Outside of time-gated necessity, however, theory-driven changes should be tested, and then, from your experiences during the testing process, experience-driven conclusions can be drawn and those will be closer to the truth. Given sufficient time, the best use of theory-driven development is to provide a basis to be tested and from those experiences draw experience-based conclusions (think scientific method). Sometimes theory-driven conclusions play out exactly as theorized! In that case, the conclusion you come to will be backed by both theory and experience. The conclusions that are the closest to objective truth will be backed by theory, experience, and data.
Theory-Driven Development in cEDH
As discussed in the previous article, drawing conclusions about a format gets harder the more variables that are introduced. Adding more players, playing 99 cards, and playing singleton all introduce a lot more variables and contribute directly to that diverse gameplay that EDH is known for. However while the diverse game texture and massive card pool create fun and interesting puzzles in-game, it also makes it much more difficult to draw experience-based conclusions. Many times, changes or strategies that you think could be relevant in a certain scenario cannot be effectively tested naturally and much of the situation has to be artificially contrived because the likelihood of drawing one of a few different changes you made to a deck to test is so small. This is where theory-driven development has historically held a massive role in shaping the format.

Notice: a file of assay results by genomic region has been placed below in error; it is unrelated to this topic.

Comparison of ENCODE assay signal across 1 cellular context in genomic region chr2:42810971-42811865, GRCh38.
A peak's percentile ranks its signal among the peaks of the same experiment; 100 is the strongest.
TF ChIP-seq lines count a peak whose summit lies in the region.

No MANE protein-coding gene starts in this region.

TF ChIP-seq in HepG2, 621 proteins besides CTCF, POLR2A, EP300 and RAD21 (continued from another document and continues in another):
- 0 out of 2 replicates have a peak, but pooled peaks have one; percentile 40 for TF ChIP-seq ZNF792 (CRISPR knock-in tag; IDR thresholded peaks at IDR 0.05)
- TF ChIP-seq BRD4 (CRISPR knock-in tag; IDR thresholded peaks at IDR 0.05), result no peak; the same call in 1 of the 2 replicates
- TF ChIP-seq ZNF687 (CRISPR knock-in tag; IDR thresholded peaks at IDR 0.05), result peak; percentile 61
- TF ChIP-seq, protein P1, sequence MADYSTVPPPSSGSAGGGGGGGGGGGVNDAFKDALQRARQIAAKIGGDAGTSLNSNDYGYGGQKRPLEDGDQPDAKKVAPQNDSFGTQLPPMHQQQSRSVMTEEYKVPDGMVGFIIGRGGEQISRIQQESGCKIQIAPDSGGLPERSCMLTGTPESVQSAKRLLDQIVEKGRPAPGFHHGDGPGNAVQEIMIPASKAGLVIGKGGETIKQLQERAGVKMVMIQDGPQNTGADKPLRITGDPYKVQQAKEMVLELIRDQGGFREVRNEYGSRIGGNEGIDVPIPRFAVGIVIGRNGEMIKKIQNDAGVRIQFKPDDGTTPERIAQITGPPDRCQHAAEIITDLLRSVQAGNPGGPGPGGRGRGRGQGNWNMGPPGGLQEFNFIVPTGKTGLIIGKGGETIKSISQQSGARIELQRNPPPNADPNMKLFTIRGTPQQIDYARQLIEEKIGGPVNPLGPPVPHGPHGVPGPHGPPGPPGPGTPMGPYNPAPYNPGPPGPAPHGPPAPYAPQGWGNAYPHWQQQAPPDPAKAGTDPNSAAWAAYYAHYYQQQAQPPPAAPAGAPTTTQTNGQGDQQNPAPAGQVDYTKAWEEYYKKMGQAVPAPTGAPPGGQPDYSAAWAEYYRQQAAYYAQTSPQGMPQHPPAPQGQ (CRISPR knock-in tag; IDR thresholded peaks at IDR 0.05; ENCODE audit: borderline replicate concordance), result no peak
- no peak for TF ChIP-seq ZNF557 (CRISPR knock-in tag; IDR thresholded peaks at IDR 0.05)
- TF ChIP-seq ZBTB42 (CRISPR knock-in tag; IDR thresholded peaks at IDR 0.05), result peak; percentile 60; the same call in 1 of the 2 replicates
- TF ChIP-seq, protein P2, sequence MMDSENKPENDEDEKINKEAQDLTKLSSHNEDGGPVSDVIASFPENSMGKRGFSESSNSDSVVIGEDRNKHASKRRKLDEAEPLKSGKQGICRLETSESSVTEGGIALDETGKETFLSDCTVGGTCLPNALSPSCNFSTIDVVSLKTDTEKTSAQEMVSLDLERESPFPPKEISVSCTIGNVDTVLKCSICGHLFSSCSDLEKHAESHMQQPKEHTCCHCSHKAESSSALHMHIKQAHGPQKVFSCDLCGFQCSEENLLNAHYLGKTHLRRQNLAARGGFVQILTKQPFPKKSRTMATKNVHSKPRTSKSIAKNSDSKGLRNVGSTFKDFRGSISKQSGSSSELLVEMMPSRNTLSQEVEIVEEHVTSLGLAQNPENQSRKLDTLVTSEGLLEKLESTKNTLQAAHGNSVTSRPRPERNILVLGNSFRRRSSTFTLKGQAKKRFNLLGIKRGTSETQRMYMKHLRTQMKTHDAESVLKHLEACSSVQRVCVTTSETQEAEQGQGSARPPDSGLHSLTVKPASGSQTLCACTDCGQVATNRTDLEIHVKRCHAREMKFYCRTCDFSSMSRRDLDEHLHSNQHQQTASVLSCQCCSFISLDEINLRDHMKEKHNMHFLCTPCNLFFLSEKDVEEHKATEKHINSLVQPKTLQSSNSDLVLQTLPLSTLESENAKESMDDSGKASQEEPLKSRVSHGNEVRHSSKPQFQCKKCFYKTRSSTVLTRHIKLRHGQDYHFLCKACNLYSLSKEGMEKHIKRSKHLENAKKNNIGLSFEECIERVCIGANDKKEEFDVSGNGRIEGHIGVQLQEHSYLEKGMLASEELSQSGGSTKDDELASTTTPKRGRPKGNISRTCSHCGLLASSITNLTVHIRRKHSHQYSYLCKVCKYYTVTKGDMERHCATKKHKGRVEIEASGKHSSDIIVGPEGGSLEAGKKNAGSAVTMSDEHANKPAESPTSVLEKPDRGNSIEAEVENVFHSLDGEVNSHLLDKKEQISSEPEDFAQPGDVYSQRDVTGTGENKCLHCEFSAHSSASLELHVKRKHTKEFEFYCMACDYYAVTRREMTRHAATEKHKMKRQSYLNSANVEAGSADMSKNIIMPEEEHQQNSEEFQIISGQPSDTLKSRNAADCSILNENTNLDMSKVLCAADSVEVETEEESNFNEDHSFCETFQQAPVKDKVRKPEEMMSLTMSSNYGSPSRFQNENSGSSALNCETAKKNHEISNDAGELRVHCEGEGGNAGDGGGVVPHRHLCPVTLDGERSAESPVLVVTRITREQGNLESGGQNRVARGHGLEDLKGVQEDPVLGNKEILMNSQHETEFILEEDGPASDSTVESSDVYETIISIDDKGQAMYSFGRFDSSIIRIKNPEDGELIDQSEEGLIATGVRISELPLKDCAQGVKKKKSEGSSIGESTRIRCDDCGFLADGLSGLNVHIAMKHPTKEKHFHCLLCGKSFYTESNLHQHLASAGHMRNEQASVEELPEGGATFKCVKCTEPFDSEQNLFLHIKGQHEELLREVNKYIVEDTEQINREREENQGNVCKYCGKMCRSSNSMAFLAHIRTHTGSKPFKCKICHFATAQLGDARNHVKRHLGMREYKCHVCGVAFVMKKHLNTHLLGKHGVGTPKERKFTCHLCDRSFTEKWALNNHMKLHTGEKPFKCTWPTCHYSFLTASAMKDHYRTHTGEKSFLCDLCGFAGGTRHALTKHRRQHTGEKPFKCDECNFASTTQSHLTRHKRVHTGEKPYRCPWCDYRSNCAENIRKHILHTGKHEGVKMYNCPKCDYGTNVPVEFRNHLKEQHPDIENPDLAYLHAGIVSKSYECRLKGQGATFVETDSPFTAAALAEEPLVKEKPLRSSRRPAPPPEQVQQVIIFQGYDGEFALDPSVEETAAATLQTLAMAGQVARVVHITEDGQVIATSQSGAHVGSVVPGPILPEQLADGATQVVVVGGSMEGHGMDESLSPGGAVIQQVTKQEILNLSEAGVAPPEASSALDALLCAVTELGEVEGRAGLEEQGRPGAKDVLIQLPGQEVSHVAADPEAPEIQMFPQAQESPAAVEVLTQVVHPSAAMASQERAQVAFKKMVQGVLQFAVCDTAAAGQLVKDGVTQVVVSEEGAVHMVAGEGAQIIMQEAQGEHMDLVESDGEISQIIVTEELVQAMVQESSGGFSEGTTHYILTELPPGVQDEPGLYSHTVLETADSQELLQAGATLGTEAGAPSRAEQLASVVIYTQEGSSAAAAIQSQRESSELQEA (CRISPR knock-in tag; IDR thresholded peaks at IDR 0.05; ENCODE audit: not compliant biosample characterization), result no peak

Massive primers outlining convoluted situations and how to navigate them are commonplace in the format, and the barrier of entry for players disinterested in reading small novels for a single deck was incredibly high. Again, this was by necessity. At the genesis of the format, there was no data to be collected and precious few tournaments to test theories outside of small playgroups. These things are slowly changing over time as more players enter the format and more tournaments are taking place each month, a metagame is taking shape, data is being collected, and theory-driven changes are becoming more testable. In time, this shift will make the format more approachable, improve the quality of the decks being played, and reveal insight into what the best strategies are in cEDH agnostic individual pilot skill. As it stands though the changes are slow largely in part to the number of variables that come into play when talking about cEDH, and a massive number of games need to be played today to even draw a few experience-based conclusions with any confidence.
Too Much Theory, Not Enough Practice